Sphygmograph

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The sphygmograph (/ˈsfɪɡmɵɡrɑːf/ or /ˈsfɪɡmɵɡræf/ SFIG-mə-graf) was a mechanical device used to measure blood pressure in the mid-19th century. It was developed in 1854 by German physiologist Karl von Vierordt (1818–1884). It is considered the first external, non-intrusive device used to estimate blood pressure.

The device was a system of levers hooked to a scale-pan in which weights were placed to determine the amount of external pressure needed to stop blood flow in the radial artery. Although the instrument was cumbersome and its measurements imprecise, the basic concept of Vierordt's sphygmograph eventually led to the blood pressure cuff that's used today.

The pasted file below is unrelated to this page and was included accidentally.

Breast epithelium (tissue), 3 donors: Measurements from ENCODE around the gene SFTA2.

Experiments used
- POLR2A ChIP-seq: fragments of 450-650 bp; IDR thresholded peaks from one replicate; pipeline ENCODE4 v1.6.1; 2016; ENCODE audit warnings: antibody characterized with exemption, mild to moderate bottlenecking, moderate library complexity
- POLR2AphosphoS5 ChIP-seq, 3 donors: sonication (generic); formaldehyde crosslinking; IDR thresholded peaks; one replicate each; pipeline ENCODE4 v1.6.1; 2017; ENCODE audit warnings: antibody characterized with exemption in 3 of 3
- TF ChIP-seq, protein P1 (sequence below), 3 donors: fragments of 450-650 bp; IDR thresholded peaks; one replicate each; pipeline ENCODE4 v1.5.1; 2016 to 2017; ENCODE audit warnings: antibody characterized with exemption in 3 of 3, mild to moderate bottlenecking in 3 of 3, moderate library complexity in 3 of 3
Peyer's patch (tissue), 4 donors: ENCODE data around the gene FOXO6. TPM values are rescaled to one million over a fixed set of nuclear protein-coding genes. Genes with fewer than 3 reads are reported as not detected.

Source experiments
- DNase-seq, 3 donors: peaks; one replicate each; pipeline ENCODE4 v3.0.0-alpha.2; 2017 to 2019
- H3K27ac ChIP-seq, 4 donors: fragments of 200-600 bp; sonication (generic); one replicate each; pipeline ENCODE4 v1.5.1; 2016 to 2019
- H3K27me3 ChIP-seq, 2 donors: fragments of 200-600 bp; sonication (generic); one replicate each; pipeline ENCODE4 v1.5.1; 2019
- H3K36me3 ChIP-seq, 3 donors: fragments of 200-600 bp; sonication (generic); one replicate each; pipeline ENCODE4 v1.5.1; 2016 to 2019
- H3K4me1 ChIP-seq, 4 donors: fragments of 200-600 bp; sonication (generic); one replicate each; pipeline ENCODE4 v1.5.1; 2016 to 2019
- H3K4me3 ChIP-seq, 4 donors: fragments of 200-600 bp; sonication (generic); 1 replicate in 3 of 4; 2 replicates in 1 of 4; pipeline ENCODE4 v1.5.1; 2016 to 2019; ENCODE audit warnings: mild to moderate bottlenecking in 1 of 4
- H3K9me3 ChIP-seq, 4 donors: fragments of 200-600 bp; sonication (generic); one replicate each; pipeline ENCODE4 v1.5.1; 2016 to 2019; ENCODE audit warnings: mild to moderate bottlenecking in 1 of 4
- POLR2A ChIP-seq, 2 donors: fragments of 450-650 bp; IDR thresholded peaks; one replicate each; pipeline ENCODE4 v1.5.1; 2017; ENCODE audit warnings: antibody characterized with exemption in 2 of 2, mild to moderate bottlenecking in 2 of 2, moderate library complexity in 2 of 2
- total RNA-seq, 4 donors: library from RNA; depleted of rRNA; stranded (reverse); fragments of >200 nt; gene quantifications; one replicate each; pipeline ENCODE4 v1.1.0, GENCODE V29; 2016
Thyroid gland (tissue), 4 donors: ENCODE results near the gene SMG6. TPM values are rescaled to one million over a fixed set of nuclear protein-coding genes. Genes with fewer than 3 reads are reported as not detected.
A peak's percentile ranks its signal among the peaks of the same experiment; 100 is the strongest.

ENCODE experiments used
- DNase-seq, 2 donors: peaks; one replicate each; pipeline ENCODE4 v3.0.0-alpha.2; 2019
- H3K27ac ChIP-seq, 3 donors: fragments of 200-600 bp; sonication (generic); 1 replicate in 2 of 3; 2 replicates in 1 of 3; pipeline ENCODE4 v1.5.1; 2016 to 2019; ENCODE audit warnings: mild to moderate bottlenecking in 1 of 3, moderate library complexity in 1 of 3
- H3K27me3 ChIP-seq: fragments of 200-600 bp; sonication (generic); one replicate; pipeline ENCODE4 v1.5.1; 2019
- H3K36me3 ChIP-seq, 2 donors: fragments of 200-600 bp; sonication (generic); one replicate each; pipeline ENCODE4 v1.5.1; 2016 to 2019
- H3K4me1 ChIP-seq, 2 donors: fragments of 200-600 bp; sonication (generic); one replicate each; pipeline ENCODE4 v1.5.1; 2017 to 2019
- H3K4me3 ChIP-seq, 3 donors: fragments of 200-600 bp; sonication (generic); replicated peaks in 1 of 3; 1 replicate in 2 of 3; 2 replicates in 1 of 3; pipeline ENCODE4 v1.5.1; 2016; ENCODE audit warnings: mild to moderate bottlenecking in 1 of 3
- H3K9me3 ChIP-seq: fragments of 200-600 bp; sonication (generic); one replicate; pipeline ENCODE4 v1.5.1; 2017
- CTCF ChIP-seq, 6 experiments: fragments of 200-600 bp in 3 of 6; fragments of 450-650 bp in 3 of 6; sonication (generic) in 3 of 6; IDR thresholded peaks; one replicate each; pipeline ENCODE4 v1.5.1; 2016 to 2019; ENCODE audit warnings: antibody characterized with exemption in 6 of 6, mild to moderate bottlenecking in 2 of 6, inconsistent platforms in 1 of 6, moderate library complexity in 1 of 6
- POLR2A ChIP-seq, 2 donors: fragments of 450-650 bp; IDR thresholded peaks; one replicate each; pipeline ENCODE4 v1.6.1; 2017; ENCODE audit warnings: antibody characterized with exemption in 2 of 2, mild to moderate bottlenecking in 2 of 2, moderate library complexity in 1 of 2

In 1863, Étienne-Jules Marey (1830–1904), improved the device by making it portable. Also he included a specialized instrument to be placed above the radial artery that was able to magnify pulse waves and record them on paper with an attached pen.

In 1880 Samuel von Basch (1837–1905) invented the sphygmomanometer. The sphygmomanometer was then improved by Scipione Riva-Rocci (1863–1937) in the 1890s. In 1901 Harvey Williams Cushing improved it further, and Heinrich von Recklinghausen (1867–1942) used a wider cuff, and so it became the first accurate and practical instrument for measuring blood pressure.

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